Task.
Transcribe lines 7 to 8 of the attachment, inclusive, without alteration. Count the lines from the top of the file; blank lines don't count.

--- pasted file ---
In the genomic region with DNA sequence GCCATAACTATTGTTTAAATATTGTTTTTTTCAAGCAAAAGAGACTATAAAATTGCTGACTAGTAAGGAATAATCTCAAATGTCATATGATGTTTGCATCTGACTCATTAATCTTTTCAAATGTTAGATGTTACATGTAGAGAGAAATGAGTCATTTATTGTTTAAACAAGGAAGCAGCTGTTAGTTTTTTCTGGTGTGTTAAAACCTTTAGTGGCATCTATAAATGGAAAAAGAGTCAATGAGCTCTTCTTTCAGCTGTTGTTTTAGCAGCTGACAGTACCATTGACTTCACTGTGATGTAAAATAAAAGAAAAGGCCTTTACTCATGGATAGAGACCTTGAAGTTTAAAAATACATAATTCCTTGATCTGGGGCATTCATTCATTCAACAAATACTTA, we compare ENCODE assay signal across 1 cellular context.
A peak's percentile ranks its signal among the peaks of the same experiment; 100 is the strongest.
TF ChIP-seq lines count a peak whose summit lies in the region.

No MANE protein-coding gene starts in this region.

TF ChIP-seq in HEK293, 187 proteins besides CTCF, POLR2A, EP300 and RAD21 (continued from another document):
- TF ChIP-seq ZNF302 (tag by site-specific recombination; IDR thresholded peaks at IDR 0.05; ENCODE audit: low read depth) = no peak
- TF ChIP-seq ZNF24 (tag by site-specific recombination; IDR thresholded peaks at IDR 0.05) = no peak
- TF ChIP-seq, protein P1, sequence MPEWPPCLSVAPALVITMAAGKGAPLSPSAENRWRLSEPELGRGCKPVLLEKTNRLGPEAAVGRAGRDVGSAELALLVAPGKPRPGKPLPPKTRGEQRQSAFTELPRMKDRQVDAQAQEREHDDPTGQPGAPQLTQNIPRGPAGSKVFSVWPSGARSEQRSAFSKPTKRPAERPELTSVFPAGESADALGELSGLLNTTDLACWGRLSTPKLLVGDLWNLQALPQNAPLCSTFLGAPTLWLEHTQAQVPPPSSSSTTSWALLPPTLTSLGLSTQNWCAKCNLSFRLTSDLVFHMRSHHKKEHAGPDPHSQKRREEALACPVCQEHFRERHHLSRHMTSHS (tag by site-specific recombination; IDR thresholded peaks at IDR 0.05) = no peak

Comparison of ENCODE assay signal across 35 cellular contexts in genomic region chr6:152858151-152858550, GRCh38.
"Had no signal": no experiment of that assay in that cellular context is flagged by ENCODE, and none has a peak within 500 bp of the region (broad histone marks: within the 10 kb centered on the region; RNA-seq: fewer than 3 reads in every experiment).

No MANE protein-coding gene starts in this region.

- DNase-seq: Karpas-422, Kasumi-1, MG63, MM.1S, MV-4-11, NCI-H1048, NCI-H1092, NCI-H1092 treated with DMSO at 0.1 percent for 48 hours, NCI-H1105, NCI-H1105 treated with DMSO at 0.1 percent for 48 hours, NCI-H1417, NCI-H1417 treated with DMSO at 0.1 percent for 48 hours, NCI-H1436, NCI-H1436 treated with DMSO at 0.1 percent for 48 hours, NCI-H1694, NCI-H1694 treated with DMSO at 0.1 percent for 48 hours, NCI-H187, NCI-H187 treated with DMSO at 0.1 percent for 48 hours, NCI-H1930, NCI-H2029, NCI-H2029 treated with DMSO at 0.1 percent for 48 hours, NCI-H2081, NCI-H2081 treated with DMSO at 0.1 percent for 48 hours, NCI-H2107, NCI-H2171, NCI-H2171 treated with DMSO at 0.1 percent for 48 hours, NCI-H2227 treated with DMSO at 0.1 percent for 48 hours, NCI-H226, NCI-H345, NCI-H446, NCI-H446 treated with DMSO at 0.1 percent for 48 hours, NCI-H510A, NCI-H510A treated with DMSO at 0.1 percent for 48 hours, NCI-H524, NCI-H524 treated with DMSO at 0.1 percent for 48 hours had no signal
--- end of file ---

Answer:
- TF ChIP-seq ZNF24 (tag by site-specific recombination; IDR thresholded peaks at IDR 0.05) = no peak
- TF ChIP-seq, protein P1, sequence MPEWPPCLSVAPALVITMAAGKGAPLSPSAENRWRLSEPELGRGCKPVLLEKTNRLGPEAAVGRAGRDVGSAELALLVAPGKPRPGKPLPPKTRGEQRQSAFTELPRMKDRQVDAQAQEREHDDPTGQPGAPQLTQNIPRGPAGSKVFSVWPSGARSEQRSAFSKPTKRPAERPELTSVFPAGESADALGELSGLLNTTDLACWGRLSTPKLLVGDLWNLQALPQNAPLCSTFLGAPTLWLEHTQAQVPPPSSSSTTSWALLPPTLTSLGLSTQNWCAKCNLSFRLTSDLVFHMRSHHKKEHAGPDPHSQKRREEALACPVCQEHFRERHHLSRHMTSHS (tag by site-specific recombination; IDR thresholded peaks at IDR 0.05) = no peak